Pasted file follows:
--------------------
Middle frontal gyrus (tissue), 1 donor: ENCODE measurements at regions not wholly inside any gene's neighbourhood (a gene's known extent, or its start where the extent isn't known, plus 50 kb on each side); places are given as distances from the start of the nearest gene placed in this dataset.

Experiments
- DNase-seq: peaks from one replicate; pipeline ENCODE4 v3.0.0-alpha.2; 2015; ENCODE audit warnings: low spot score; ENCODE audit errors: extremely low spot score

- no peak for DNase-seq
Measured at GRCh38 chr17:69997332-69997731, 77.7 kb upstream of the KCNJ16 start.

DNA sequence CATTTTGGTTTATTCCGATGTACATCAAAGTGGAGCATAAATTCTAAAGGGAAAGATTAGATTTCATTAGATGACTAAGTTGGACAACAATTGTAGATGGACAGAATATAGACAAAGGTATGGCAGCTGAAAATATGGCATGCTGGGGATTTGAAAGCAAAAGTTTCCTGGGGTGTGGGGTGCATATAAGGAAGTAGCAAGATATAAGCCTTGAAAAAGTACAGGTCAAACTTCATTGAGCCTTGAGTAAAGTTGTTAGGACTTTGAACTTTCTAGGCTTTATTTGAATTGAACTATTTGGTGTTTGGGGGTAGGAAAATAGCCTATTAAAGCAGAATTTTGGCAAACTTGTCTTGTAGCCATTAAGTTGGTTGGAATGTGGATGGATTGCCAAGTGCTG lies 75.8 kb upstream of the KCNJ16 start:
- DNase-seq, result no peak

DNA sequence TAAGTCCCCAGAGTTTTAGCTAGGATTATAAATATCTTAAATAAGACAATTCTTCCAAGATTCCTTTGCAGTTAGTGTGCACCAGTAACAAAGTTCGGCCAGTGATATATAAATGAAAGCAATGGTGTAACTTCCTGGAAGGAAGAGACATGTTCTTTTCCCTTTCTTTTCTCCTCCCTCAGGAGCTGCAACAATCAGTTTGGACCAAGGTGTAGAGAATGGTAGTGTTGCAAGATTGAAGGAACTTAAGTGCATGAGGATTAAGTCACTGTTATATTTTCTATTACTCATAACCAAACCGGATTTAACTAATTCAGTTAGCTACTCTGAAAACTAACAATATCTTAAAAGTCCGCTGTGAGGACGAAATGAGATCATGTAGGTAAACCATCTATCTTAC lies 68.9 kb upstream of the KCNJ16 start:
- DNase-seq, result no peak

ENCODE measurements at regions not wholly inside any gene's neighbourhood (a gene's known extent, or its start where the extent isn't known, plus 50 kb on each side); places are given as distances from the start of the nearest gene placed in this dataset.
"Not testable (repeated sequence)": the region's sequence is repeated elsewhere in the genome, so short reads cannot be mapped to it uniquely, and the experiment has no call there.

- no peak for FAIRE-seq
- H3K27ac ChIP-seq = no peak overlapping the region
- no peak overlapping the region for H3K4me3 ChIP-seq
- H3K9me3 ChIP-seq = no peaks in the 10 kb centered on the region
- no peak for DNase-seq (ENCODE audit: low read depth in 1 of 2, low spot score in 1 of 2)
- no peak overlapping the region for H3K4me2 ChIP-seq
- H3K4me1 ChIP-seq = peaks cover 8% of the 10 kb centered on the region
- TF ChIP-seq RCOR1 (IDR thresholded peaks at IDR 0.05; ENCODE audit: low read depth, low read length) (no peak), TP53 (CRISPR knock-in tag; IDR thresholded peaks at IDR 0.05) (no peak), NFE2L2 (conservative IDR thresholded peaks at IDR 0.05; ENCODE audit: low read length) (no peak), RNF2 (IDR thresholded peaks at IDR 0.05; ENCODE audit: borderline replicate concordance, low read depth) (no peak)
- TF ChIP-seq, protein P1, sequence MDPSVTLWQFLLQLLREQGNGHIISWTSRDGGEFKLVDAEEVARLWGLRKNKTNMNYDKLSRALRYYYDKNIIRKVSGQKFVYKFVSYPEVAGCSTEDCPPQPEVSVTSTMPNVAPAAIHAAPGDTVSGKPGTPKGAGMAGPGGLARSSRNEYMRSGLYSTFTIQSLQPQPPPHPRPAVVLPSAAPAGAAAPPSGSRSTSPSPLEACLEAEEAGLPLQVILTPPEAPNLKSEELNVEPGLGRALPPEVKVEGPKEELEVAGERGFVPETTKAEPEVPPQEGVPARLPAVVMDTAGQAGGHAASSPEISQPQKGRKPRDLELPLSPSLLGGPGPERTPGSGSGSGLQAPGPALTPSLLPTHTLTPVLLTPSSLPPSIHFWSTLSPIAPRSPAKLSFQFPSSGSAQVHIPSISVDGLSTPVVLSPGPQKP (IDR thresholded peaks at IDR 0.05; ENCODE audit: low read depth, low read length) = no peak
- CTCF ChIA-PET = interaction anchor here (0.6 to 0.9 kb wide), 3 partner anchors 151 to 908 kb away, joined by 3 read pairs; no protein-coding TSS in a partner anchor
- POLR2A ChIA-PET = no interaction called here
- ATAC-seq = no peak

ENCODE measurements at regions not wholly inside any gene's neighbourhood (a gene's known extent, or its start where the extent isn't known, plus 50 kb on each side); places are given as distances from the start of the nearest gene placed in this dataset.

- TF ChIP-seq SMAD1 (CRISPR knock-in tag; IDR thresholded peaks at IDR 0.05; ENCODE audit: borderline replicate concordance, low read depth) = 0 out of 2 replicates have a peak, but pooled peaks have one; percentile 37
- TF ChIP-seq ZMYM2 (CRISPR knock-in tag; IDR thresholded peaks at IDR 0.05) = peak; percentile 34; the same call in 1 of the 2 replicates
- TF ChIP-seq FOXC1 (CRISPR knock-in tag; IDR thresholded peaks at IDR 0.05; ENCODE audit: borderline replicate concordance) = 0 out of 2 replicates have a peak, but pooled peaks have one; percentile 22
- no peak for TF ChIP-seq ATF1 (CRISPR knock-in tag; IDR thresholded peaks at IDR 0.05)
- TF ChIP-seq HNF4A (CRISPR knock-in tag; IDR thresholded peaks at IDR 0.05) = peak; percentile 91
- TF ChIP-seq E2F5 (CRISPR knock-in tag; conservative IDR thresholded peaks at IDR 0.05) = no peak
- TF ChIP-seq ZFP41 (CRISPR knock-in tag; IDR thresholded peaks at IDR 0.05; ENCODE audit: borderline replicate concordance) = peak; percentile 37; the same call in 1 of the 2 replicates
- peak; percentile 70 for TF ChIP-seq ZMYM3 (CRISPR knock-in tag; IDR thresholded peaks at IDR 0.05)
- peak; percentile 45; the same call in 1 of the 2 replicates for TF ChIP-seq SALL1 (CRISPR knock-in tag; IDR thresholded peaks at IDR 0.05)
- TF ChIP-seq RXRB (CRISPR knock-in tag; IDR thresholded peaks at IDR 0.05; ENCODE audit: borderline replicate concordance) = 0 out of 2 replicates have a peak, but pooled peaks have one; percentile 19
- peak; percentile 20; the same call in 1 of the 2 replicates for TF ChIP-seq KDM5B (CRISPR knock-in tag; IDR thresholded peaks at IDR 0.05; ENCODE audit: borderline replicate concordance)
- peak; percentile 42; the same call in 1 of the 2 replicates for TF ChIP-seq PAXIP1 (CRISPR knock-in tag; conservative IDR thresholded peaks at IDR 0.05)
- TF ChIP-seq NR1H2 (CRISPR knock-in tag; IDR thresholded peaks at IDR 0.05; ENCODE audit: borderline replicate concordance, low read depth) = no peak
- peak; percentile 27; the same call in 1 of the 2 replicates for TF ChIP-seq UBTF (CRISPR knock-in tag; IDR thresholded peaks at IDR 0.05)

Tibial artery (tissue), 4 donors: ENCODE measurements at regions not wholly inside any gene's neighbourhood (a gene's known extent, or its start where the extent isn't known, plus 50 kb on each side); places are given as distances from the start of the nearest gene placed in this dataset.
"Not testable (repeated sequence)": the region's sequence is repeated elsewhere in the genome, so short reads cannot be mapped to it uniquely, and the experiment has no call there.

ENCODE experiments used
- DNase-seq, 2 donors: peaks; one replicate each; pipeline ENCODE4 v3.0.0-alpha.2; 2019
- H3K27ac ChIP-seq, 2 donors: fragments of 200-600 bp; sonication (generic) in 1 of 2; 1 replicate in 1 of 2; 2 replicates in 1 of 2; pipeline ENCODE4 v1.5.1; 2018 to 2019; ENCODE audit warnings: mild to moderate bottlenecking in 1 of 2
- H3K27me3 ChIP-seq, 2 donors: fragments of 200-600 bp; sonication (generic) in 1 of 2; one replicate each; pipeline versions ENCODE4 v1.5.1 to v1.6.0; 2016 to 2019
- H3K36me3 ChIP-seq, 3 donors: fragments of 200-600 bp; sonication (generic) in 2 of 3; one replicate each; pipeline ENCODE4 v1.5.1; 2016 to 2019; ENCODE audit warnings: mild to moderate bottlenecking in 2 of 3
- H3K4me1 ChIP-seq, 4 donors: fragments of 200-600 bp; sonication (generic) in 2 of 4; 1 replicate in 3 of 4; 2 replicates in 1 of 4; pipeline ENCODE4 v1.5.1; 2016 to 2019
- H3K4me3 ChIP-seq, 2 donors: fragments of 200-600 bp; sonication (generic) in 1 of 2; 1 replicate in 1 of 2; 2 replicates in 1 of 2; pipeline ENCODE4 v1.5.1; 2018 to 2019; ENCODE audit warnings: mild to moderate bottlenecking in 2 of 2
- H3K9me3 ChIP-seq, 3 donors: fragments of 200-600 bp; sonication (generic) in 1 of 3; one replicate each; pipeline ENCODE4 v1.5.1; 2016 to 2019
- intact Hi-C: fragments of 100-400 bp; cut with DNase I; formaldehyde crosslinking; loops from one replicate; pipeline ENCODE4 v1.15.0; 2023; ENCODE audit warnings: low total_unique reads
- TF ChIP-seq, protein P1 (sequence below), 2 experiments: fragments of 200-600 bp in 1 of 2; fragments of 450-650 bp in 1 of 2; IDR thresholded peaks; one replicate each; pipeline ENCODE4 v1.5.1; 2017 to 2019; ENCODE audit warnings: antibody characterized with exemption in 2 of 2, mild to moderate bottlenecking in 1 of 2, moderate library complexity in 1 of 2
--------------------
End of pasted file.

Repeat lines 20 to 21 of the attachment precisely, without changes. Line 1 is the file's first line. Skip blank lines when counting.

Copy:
- TF ChIP-seq, protein P1, sequence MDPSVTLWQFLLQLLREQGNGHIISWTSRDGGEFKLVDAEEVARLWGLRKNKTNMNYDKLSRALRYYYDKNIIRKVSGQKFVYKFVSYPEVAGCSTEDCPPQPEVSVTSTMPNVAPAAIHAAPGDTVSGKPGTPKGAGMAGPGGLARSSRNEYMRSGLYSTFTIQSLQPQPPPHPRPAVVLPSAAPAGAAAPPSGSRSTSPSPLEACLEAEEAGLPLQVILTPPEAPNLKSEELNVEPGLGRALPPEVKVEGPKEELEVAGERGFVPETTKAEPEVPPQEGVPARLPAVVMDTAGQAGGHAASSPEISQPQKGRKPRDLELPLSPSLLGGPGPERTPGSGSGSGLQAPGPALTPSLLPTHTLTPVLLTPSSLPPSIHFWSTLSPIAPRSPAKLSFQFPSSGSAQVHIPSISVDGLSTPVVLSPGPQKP (IDR thresholded peaks at IDR 0.05; ENCODE audit: low read depth, low read length) = no peak
- CTCF ChIA-PET = interaction anchor here (0.6 to 0.9 kb wide), 3 partner anchors 151 to 908 kb away, joined by 3 read pairs; no protein-coding TSS in a partner anchor